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Changes, Part 2 (or, The Denouement)

January 3, 2010
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The short version: I quit my job and am pursuing certification as a birth doula.

The longer version:
I had been struggling with being content with my job for awhile. While my coworkers were great, I wanted something more meaningful than working to increase the bottom line of the big corporation. I have worked in the business world since college (even minored in Business Administration), but ultimately always found it lacking.

When I was preparing to help out my good friend Kyna when she had her baby in October, I started learning more about doulas and the birth process. I’ve always had an interest in kids, babies, and families, and I started paying more attention to what I was hearing around me. After helping Kyna and Ryan during Ivy’s birth, and with encouragement from Jeff, I started seriously thinking about becoming a doula “for real.”

In the meantime, I will still be doing short projects as a contractor/freelancer as work becomes available, but nothing longer than a few weeks.

Now, to answer the common questions I’ve been getting lately…

What exactly is a doula?
A doula provides non-medical support for a woman in labor. That’s different than a midwife (a trained medical professional), and not meant to crowd out or minimize a husband’s role at all. A doula provides physical, emotional, and informational support, including things such as massage, positioning suggestions, encouragement, etc. That’s the basic gist of it.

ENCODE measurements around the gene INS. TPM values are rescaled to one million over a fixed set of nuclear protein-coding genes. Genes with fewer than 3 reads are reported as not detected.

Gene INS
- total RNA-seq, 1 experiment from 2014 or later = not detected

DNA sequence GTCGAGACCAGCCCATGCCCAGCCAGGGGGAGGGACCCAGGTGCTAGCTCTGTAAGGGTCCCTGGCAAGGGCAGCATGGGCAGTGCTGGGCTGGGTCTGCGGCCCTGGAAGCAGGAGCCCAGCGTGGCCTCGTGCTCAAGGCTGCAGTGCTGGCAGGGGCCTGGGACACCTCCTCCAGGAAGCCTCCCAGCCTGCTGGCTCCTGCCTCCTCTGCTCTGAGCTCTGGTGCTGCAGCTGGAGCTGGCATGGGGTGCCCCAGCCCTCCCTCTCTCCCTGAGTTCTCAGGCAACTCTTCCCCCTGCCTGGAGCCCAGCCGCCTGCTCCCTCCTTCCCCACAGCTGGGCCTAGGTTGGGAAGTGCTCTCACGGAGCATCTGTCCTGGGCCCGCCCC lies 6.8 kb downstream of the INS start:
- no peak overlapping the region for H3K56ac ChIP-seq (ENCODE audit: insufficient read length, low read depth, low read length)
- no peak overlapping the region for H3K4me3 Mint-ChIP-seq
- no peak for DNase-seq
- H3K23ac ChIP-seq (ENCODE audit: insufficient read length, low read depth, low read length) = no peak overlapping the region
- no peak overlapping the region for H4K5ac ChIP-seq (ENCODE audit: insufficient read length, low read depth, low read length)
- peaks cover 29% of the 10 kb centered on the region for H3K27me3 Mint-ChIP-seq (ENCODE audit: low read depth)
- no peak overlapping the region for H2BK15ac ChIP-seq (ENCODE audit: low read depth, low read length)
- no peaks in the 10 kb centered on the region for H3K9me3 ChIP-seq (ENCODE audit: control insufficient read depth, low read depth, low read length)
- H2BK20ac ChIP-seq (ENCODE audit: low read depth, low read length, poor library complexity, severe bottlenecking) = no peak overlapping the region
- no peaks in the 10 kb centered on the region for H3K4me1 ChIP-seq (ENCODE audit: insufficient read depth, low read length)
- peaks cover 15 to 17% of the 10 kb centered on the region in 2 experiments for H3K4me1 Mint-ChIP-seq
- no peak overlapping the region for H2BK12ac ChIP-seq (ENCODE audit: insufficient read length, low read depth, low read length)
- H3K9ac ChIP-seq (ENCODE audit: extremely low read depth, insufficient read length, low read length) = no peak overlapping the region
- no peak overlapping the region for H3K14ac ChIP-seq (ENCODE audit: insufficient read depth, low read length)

You Biblical scholars out there will be interested to know that the word doula comes from the ancient Greek word doule meaning a female servant or slave. In Luke 1:38, when Mary says she is “the handmaiden of the Lord” (or “the Lord’s servant” or “the bondservant of the Lord,” depending on your translation), that is the world doule.

What does it take to get certified?
In the U.S., doula certification isn’t required, but I’ve chosen to become certified through DONA International (formerly Doulas of North America). The basic requirements are
•    Required reading (5 books)
•    Attend a childbirth education series of 12 hours as an observer
•    Attend a Birth Doula Workshop (16 hours)
•    Attend 3 births that meet certification requirements
•    Attend a breastfeeding class
•    Complete a resource list
•    Write a 500-1,000 word essay on the purpose and value of labor support
•    Complete a basic knowledge self-assessment tool

I'm amassing a nice birth library already

I am excited to see where all of this leads! I’ve always been a behind-the-scenes kind of people-person, and see great potential to minister to people through this line of work. It doesn’t pay well monetarily, but I hope to reap other, better rewards.

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